A new collective noun: "astonishment"

Randy Alexander strangeguitars at GMAIL.COM
Sat Jan 9 05:14:29 UTC 2010

On Sun, Dec 20, 2009 at 10:55 PM, Laurence Horn <laurence.horn at yale.edu> wrote:
> At 9:39 AM -0500 12/20/09, Jonathan Lighter wrote:
>>Very interesting, and unfortunately supported by evidence.
>>I confess that when I think back on "an astonishment of riches," I associate
>>it somehow with a cultured, enthusiastic, ever-so-slightly condescending
>>female voice on NPR, date quite unknown. Â I also associate it with CNN
>>somehow. Â These connections indeed suggest an N.Y. Times origin in 2002, as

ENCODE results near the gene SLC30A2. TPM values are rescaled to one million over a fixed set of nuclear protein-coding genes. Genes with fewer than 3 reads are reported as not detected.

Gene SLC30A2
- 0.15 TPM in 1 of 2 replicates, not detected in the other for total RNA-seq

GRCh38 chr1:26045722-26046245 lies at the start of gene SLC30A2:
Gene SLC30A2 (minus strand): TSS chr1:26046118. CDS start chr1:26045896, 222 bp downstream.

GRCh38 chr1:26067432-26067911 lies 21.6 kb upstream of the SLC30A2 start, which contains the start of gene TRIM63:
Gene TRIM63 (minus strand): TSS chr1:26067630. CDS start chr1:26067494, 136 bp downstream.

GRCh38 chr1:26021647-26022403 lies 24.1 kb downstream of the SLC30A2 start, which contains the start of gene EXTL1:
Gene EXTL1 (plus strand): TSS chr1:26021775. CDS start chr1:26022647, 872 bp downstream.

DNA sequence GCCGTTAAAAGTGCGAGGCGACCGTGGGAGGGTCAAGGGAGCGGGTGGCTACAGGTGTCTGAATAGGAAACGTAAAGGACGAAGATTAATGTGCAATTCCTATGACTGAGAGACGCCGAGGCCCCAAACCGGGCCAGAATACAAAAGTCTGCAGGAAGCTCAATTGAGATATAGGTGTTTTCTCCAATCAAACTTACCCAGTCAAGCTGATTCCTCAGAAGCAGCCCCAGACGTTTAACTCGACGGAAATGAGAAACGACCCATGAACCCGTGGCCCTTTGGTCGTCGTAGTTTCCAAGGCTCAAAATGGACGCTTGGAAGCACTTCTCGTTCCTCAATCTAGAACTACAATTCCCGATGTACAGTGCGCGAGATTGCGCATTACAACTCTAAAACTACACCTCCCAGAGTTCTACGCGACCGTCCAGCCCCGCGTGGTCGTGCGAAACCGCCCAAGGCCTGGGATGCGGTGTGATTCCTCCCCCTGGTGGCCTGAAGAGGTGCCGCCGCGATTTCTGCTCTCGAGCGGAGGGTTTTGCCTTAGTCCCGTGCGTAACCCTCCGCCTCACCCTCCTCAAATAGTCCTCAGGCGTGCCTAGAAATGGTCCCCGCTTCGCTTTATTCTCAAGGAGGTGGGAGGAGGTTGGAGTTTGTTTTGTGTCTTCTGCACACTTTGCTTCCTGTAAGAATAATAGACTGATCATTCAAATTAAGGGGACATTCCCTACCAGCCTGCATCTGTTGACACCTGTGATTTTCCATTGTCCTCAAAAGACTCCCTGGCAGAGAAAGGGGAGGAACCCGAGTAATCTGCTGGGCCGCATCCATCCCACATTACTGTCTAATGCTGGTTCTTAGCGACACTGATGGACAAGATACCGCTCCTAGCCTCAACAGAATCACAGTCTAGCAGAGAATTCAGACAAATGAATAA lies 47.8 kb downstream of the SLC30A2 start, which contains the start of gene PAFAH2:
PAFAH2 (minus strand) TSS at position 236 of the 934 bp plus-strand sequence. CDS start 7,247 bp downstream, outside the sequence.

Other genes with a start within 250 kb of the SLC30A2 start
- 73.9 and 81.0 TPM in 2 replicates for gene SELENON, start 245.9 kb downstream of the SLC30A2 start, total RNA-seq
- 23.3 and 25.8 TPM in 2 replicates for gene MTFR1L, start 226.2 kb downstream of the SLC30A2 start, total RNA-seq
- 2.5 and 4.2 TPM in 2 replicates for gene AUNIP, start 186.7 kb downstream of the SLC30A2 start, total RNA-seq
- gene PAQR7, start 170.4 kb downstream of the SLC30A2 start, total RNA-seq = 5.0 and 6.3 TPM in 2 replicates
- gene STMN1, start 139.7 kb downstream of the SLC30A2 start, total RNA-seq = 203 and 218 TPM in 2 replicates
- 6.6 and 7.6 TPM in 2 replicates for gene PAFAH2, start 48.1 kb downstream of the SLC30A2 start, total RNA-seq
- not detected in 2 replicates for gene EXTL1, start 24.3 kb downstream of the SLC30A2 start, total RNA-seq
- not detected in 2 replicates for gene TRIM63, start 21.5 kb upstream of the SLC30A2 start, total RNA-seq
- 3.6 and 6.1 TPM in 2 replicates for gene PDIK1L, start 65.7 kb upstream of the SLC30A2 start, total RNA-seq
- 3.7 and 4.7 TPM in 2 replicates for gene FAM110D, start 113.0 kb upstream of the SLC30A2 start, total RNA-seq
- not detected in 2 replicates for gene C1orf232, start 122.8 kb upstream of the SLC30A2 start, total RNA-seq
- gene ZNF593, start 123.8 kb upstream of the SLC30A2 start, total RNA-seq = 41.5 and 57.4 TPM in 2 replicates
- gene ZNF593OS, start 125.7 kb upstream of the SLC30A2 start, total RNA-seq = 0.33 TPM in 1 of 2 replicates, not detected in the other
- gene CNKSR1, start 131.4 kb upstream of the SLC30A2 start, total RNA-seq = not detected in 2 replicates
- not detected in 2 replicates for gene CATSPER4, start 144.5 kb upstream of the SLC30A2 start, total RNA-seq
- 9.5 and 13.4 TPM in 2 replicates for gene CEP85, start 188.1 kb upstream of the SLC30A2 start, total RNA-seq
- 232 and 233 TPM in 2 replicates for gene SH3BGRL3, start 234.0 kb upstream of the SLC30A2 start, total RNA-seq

>>the nattering classes hop on the latest striking phrase to help them
>>keep their jobs.
>>OTOH, besides sounding far more familiar, "an embarrassment of
>>riches" rings absolutely no associational bells, suggesting that it much
>>older in my experience.
> I seem to recall it as a calque on "embarras de
> richesse", probably some time ago. Â (Of course,
> "riches" < "richesse" is a classic reanalysis,
> around 8 centuries old.)
> LH
>>>  Isn't the leading cliché here "an embarrassment
>>> Â of riches"? Â  I've never heard the "astonishment"
>>> Â version.
>>> Â LH

I just looked up "plethora" and Princeton's Wordnet gave me this:

overplus: extreme excess; "an embarrassment of riches"


Or through Google: [define: plethora]


Randy Alexander
Jilin City, China
Manchu studies: http://www.bjshengr.com/manchu
Chinese characters: http://www.bjshengr.com/yuwen

The American Dialect Society - http://www.americandialect.org

More information about the Ads-l mailing list